“Where does magic come from?”
“Magic in born from the pain in one’s soul.” His melancholy tone sends a chill down my spine.
The Mustang’s engine roars to life while the window rolls up. It speeds off like a war horse summoned into battle.
My new house seems mundane compared to what I just witnessed. Then again, an exorcism is one way to meet the neighbors.
My cellphone vibrates—Minnesota Singles. It’s Delilah. Grab drinks this week? the message reads.
It’s been four days since the exorcism. I sit alone at a table in Bootleggers, admiring the silver painted crown molding around the white ceiling while I wait for Delilah. She chose this place for our date. I check my phone 12:30 p.m. She’s thirty minutes late. There are no new text messages from her, just the few I sent, wondering where she was. I’ve been stood up. The other patrons here must be whispering about the man sitting alone staring at up the ceiling.
I wave the waitress over and ask for the bill. Maybe if I had a more exciting job, like Dante’s, she’d be here. Women like mysterious and captivating men; Hell, even I can’t stop thinking about what he did. I can’t sit here any longer. My grandma always said, you don’t need anyone in your life that can’t respect the value of your time.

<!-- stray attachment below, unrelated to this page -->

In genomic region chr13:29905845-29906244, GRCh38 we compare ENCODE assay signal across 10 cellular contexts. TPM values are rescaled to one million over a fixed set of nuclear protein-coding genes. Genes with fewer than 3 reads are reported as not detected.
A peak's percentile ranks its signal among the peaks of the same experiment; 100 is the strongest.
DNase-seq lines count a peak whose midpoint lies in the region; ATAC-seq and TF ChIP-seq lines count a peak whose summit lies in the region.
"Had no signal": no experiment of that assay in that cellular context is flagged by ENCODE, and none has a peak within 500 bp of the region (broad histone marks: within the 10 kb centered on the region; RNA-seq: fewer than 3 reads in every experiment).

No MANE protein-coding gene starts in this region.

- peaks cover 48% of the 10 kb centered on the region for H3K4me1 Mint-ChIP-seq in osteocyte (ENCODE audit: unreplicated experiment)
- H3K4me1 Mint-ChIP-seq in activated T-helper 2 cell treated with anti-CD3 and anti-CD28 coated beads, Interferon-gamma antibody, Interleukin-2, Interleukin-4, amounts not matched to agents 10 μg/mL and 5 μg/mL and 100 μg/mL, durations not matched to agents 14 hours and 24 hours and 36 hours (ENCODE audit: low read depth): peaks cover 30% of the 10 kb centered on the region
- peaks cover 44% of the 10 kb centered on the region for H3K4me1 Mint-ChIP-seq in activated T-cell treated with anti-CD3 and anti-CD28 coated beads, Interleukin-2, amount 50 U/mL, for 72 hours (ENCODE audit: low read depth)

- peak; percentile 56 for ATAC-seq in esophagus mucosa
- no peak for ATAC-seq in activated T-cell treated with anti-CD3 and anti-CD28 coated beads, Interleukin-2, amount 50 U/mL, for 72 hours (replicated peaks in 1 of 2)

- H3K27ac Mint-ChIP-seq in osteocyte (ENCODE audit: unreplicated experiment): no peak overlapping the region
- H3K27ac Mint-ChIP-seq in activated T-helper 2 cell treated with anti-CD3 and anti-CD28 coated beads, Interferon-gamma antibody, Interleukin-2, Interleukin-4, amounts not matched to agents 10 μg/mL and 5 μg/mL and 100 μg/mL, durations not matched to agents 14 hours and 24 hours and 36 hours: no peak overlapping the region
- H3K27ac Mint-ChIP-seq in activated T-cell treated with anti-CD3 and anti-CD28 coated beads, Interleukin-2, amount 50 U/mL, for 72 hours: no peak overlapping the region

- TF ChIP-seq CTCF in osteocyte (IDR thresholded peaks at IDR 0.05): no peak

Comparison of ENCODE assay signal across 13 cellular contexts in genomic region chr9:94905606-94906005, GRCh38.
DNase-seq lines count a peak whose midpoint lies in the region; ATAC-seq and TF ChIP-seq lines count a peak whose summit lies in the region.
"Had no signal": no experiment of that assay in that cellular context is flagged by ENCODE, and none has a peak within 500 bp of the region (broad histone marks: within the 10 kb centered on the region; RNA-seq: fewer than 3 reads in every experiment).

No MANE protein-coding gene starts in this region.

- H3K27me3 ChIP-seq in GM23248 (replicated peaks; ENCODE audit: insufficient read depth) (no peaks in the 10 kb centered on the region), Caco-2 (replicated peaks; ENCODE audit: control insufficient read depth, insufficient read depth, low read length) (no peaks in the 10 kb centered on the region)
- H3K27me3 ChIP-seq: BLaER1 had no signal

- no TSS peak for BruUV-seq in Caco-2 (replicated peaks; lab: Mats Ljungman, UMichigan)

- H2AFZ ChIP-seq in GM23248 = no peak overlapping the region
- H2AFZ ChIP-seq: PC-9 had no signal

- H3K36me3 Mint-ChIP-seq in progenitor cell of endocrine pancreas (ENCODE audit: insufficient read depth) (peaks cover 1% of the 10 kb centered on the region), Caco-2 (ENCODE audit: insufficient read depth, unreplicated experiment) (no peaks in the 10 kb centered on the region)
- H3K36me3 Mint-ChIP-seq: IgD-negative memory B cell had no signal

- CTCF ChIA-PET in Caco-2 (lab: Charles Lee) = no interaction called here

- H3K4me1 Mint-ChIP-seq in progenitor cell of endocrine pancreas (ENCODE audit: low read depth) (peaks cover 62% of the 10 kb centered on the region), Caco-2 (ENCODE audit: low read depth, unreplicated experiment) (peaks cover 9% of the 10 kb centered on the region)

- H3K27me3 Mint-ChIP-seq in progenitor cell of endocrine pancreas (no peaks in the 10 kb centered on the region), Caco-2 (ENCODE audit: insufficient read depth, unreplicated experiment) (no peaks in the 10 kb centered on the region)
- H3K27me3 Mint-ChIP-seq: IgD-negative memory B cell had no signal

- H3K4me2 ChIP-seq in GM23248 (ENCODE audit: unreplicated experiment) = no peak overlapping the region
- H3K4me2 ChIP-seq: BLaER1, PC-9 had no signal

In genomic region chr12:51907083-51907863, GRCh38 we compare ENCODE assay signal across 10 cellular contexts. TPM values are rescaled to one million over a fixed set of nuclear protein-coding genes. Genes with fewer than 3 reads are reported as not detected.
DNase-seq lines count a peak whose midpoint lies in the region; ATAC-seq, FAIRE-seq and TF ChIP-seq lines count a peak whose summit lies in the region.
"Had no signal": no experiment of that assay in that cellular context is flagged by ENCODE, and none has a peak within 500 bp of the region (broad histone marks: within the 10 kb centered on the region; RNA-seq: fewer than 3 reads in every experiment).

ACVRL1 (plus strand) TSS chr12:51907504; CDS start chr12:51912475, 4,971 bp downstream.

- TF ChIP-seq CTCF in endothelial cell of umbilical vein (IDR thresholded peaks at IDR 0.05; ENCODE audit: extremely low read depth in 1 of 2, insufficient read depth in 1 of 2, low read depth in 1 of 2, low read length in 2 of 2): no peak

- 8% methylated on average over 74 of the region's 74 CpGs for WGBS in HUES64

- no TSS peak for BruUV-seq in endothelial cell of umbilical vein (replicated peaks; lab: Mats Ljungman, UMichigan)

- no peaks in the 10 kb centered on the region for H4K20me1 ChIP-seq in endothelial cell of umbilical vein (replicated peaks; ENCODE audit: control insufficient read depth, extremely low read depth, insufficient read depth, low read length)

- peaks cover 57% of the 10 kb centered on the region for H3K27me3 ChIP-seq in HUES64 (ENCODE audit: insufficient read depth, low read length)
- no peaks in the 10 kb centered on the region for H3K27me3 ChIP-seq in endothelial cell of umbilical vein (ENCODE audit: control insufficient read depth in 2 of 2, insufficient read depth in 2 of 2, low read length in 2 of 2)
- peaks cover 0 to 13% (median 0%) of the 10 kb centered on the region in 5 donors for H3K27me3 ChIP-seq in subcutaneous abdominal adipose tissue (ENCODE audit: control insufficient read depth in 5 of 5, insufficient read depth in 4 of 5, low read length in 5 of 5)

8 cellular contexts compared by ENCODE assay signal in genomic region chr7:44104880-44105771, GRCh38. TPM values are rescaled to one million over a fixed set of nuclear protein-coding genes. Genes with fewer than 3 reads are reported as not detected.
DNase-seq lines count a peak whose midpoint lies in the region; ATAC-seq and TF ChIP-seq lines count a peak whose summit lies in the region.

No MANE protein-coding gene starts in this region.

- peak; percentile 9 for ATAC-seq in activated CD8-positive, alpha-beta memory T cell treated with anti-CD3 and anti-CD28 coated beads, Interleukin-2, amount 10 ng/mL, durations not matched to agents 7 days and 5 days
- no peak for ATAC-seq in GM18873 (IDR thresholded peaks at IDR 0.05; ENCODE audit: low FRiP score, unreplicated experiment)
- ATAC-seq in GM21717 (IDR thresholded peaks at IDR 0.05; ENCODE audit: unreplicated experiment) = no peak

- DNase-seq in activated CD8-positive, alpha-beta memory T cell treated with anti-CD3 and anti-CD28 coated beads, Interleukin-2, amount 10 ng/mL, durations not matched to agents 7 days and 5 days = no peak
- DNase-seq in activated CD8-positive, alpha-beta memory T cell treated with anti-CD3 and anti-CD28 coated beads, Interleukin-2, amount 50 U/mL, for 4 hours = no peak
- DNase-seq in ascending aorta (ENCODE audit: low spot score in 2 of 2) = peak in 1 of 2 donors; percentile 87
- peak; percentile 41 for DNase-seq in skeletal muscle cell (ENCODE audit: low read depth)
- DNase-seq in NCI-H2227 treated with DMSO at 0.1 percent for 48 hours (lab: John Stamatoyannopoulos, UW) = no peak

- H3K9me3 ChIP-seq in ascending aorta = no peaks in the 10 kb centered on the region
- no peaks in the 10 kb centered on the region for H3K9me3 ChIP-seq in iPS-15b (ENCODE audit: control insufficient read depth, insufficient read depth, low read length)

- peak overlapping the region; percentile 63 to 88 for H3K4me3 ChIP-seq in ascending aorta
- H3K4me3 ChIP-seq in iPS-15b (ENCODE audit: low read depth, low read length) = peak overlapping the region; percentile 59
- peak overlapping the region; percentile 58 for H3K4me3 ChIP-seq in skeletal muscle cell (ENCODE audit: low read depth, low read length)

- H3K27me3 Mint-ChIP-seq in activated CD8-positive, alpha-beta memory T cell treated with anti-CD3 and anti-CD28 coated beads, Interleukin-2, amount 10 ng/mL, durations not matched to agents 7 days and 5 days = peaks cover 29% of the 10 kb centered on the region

I take a sip of my beer. This week started well; new house, new job. I should be happy. After meeting Dante though, my life seems mediocre. Right now, he could be exiling another daemon on a tropical island. Shouting Latin with confident swagger, banishing the daemon to hell. He could be saving someone’s life. Probably an attractive woman, that will be so grateful, she’ll do all the kinky things a man can dream of. I just get the pleasure of revising the financial commitments in business contracts.
The light tapping of heels on the chevron patterned oak floors approach my table. Is that Delilah? My heart beats faster as I spin my head around. It’s just the waitress. She places my bill on the table and leaves.